The Death of Mr LazarescuBMJ 2005; 331 doi: https://doi.org/10.1136/bmj.331.7526.1209-a (Published 17 November 2005) Cite this as: BMJ 2005;331:1209
Most recent television medical dramas have shown doctors as superheroes who can save lives with the brush of a magical wand. Cardio-pulmonary resuscitation by doctors on Casualty or ER always has a happy ending with patients walking out of hospital as healthy as ever. This is not the case in the recent Romanian surprise hit film The Death of Mr Lazarescu, which has won several international prizes, including a best film award at Cannes.
The film follows the misfortunes of one Mr Lazarescu, a 63 year old widower who is fond of cats and a little too partial to alcohol. One night he develops stomach pains and a headache. These are not helped by the alcohol and some ibuprofen tablets that he is given by his neighbours, who take the opportunity, while they are in his flat, to express their disapproval of his lifestyle, self neglect, and continuous cynicism.
When Mr Lazarescu's pains get worse, he calls an ambulance to take him to casualty. Now the real drama begins as he is shuttled from one emergency department to another to see a specialist. Unfortunately for him, there has been a major road crash the same night, and most casualty departments are already full. Accompanied by a paramedic through this journey of disappointments and frustration, Mr Lazarescu is accused along the way of alcohol misuse, malingering, and abusive behaviour towards medical staff.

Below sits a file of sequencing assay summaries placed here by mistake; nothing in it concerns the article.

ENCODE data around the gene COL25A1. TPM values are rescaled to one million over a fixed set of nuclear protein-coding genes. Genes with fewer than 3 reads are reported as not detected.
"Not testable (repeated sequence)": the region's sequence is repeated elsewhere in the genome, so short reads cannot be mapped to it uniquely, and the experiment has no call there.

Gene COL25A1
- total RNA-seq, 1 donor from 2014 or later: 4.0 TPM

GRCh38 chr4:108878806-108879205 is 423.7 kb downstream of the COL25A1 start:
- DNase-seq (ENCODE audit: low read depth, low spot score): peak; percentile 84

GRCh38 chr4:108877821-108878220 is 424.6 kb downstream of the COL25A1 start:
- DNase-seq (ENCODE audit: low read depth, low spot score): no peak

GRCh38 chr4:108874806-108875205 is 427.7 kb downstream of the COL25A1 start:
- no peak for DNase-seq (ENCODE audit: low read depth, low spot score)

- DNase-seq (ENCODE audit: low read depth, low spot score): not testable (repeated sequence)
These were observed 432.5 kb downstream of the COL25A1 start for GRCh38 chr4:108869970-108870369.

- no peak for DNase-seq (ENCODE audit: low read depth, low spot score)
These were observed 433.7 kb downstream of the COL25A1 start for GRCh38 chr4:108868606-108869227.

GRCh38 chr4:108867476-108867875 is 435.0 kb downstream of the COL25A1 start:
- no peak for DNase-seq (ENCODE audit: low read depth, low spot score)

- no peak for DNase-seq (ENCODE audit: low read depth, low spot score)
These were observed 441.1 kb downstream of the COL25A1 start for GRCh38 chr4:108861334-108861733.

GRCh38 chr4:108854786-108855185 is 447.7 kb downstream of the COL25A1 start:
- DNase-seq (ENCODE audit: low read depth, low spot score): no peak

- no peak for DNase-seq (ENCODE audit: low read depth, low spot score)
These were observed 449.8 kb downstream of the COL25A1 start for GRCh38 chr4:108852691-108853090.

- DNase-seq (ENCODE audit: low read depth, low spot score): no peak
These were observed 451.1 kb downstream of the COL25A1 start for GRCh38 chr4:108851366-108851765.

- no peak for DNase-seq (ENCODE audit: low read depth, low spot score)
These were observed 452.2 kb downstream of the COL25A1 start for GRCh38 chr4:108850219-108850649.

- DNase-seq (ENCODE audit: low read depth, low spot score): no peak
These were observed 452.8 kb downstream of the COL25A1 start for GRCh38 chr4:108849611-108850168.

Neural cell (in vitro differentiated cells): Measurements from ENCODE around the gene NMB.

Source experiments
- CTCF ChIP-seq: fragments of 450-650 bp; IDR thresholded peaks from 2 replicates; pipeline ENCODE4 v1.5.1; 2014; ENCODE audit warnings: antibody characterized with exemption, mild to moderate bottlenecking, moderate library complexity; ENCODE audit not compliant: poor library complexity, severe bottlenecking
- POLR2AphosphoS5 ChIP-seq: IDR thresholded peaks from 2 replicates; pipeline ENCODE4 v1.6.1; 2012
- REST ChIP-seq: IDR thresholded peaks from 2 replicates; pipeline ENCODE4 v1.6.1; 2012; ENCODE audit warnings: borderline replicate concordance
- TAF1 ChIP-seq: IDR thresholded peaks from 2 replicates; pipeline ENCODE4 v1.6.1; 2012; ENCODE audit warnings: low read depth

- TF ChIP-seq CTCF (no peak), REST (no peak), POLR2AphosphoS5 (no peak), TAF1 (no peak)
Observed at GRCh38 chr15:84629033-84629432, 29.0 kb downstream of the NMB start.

As soon as an investigation is completed in one hospital, he is sent to another hospital miles away for an urgent neurosurgical procedure. The farce continues—with health professionals dismissing Mr Lazarescu's deteriorating condition all the while—until the tragic ending.
Interlaced with black humour, the film tells a believable story, and one that doctors, patients, and relatives will recognise—sick patients turned away from hospital because of a lack of beds and misdiagnoses that result in patient deaths are common features of the popular press. The combination of a pressure to empty hospital beds and overstretched doctors on duty result in premature discharges with disastrous outcomes.
Director Cristi Puiu offers an acutely observed picture of the doctor-patient relationship. His film teaches us how to treat patients as human beings, and not as cases or figures in a hospital's performance league table. Watching this film made me think more about taking patients seriously, listening to their complaints, and respecting and maintaining their dignity; duties that every doctor should not forgot in a busy on-call day.
More reviews from the London Film Festival are available on bmj.com